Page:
Seminar Report

The Michelson interferometer is sensitive to the new physics as well as to the gravitational wave. The input laser beam is split in the horizontal and vertical direction, then combined again after times of the round trip in the cavity of each path. The patters of the interference give us the information about the change in path length, forces shifting the reflecting mirrors, and/or the change in the speed of light. During the observing run searching for the gravitational waves, a high-intensity laser form the input source is supplied continuously so it is highly efficient if we can make use of the laser to probe other physics simultaneously.

Let us focus on the laser beams after the split. The polarization of the split laser beam changes at each time it is reflected. When axion (or axion-like particle, ALP) coupled to photon exists, the velocity of the right- and left-handed polarized waves should be different. Hence by setting the "bow-tie" cavity to realize different path-length for the right- and left-handed polarized photons, we should see the signature of the ALP in the interference pattern.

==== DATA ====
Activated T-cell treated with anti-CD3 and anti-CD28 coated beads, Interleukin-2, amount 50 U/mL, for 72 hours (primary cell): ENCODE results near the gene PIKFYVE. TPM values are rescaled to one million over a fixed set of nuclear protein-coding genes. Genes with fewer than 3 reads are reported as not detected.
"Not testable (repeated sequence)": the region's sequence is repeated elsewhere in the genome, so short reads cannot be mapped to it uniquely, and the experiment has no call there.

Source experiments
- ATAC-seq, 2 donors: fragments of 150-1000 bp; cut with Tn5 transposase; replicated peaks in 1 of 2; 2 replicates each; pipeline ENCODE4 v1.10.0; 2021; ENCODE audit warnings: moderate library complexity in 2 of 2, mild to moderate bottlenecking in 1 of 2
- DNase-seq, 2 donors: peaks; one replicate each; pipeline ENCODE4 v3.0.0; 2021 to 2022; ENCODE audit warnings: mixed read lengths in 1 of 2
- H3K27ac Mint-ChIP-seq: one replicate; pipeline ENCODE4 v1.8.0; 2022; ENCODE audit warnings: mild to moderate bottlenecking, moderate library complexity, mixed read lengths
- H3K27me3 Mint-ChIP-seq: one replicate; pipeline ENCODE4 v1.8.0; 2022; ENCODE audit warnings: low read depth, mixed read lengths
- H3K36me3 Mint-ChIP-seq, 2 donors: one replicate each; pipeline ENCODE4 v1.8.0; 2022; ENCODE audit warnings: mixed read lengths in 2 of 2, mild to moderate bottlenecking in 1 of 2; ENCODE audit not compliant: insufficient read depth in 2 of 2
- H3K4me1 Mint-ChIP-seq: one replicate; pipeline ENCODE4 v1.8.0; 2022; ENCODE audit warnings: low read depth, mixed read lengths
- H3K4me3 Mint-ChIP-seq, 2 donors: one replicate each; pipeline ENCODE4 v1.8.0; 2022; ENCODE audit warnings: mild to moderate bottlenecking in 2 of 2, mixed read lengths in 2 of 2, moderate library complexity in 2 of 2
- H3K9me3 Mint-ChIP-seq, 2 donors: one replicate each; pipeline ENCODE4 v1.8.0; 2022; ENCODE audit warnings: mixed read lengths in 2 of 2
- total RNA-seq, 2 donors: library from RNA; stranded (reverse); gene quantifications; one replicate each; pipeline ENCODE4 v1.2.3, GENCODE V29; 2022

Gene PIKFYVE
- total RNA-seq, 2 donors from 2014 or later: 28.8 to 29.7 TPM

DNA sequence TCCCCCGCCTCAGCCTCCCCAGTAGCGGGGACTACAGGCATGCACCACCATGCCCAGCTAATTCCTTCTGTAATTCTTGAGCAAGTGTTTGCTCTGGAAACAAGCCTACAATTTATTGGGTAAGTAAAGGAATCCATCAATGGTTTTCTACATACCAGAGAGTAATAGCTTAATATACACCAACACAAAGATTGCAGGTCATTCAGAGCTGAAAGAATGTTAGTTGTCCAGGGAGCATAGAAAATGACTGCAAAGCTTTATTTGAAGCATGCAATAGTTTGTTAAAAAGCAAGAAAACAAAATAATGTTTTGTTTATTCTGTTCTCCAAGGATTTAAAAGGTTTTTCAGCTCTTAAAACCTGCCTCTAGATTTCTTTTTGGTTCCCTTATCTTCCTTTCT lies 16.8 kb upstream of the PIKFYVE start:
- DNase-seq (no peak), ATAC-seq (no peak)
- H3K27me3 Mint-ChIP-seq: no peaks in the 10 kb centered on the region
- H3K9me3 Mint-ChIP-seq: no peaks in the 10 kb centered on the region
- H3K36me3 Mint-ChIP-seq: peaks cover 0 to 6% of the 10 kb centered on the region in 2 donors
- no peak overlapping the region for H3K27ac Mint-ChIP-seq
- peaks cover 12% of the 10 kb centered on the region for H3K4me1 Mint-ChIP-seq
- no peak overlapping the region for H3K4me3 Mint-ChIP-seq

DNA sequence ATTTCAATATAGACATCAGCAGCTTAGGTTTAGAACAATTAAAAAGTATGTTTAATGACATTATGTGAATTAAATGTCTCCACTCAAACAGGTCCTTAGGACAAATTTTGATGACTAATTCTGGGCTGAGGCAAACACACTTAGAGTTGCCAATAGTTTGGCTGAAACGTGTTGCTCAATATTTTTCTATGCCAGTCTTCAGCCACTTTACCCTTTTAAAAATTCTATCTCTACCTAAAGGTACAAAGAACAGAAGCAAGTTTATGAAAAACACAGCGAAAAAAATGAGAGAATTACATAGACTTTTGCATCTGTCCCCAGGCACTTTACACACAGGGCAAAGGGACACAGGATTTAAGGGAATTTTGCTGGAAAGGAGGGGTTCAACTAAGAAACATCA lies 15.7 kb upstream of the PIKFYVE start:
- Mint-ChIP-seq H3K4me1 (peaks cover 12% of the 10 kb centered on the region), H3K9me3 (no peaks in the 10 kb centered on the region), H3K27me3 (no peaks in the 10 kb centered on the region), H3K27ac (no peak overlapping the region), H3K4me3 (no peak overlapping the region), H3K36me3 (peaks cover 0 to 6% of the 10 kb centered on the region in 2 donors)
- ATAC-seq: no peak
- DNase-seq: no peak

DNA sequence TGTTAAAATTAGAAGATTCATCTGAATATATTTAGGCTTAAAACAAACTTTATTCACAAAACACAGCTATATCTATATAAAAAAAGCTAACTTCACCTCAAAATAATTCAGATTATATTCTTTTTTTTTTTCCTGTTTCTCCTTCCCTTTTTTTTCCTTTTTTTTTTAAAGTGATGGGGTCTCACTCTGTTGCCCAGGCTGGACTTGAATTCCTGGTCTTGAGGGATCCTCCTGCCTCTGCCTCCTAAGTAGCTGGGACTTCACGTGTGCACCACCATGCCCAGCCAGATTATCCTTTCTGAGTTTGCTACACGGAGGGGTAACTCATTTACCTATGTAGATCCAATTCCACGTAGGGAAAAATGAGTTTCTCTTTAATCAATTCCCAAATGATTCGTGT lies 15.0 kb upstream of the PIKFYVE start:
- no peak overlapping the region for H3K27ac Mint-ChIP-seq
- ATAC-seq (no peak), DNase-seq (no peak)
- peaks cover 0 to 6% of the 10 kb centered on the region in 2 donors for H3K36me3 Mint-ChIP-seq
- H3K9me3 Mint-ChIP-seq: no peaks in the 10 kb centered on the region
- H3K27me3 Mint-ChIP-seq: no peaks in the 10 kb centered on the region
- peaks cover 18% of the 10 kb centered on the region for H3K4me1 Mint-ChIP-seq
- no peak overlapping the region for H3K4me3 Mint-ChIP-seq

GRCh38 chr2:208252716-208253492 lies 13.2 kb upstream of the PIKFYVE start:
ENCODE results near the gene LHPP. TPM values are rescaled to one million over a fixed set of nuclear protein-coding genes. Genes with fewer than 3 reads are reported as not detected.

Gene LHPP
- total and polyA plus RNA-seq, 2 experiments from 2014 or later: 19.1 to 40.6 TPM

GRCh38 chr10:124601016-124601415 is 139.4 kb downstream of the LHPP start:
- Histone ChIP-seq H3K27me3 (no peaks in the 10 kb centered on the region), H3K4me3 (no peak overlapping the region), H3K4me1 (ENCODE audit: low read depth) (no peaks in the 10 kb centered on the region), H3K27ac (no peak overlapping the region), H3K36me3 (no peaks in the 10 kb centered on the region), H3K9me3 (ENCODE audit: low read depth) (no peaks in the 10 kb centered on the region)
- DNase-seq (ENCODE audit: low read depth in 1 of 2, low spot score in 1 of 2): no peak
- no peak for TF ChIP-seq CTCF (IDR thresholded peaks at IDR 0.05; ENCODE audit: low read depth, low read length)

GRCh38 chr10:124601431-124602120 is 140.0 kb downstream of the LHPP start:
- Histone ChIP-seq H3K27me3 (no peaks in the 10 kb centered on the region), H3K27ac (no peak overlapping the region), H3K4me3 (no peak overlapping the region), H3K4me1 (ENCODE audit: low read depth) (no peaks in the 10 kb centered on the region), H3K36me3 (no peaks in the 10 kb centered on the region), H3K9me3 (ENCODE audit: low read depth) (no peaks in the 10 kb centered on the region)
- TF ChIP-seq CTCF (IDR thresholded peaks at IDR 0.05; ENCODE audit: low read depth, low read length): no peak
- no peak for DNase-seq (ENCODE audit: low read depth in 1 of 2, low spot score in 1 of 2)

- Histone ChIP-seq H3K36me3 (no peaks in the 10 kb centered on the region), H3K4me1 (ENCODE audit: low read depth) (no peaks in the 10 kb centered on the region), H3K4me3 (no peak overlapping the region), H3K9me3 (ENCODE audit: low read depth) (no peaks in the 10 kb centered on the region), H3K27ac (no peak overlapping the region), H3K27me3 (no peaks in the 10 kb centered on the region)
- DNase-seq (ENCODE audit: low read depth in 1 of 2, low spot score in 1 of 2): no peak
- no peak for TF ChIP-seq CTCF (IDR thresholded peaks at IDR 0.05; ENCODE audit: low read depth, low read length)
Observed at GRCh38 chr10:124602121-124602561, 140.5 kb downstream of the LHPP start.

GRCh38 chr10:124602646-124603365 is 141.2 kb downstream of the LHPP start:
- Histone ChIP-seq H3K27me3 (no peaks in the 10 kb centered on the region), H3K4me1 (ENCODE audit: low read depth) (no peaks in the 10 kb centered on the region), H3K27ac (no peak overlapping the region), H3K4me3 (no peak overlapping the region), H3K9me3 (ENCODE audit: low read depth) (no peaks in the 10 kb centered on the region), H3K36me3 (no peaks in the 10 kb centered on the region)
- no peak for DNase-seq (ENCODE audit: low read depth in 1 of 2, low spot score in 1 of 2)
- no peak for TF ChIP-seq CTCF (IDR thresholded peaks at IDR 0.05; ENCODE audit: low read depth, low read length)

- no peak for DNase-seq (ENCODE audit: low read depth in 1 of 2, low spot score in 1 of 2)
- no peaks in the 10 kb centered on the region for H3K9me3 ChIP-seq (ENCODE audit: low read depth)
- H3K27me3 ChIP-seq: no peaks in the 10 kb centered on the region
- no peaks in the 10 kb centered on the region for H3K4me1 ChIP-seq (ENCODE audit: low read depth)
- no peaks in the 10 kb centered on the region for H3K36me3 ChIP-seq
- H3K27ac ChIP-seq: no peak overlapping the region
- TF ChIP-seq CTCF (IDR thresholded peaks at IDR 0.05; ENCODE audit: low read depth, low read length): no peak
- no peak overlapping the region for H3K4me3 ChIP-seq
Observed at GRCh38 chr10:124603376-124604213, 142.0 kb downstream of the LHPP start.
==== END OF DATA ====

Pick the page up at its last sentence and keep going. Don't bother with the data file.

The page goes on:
This idea, which is proposed by Dr. Michimura and his colleagues, is completely new and enable us to probe the unexplored region for ALP lighter than ~0.1 micro-eV. Furthermore, this new search can be done during the gravitational-wave observations and do not affect such observations. He also has shown the expected sensitivity for scalar and vector DM picking up well-motivated examples and told us another idea for the experiment. Such new ideas should open new ways to access the nature of dark matter!